There's something you must know about me. I'm Irish. I wish I had been born there, raised there, had the accent, the issues, the homeland--all of it. On my father's side I'm from the O'Callahans, irish catholic royalty. On my mother's side I'm from the McKeowns, also irish catholic, but not royalty.
Although I have this heritage, the names, the blood, I don't have the homeland. Something deep within me misses it, yearns for it. One day I will go there. I will probably hug a tree, kiss the ground, and keep rocks in my pockets. I love it like you'd love the old house you grew up in, with all it's history and stories. With all the memories and treasures. I love it like a dream of something I once knew.
In my desperate attempt to be Irish, I read books, buy claddagh rings, irish knot rings, listen to old irish folk music, basically digest anything and everything humanly possible having to do with Ireland.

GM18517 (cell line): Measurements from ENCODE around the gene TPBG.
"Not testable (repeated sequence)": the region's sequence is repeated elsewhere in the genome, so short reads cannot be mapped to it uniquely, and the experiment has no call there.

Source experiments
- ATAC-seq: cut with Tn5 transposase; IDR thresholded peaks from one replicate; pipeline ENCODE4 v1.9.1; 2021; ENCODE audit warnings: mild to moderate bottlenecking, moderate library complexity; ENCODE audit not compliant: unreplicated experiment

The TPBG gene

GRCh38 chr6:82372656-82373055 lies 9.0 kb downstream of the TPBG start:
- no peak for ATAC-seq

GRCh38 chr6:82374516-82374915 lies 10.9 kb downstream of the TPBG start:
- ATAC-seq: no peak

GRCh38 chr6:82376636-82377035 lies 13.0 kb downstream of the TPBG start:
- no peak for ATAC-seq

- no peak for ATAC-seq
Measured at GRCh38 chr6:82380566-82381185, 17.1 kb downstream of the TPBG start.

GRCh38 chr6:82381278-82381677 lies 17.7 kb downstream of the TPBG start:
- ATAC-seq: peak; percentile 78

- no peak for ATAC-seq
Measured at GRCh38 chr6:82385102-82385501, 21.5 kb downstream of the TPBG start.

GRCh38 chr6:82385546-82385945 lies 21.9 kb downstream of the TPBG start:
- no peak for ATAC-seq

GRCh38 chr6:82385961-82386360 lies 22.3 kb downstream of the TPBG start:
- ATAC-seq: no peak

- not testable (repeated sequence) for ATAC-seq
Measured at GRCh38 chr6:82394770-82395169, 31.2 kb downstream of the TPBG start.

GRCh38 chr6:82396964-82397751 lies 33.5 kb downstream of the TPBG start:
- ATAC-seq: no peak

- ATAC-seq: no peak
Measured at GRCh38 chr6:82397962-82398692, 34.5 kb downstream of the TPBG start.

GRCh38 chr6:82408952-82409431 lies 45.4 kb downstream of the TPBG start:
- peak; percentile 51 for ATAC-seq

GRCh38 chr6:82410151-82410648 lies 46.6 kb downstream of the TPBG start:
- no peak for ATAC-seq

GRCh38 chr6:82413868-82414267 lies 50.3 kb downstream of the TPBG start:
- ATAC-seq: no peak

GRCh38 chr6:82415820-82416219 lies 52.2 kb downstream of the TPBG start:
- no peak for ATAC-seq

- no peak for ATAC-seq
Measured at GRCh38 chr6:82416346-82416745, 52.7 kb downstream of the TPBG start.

Most recently I read this book:
It is fantastic! Although the lady on the cover looks sadly more manly than she should, the book is filled with incredible stories of daring women, bold and sexy, willing to face death, women who stood up for what they believe in. These women are in some way my mother. They are the line I come from, the heritage I love, the sassiness within me (or lack of tact). I love these women, and I hope that someday I can look back on my life and know that I did a little of what they did.
I'm glad to be Irish with all it's tactlessness, passion, sincerity, charm, and charisma. The Irish name for Ireland is Eire.
To Eire is human, to Eire divine.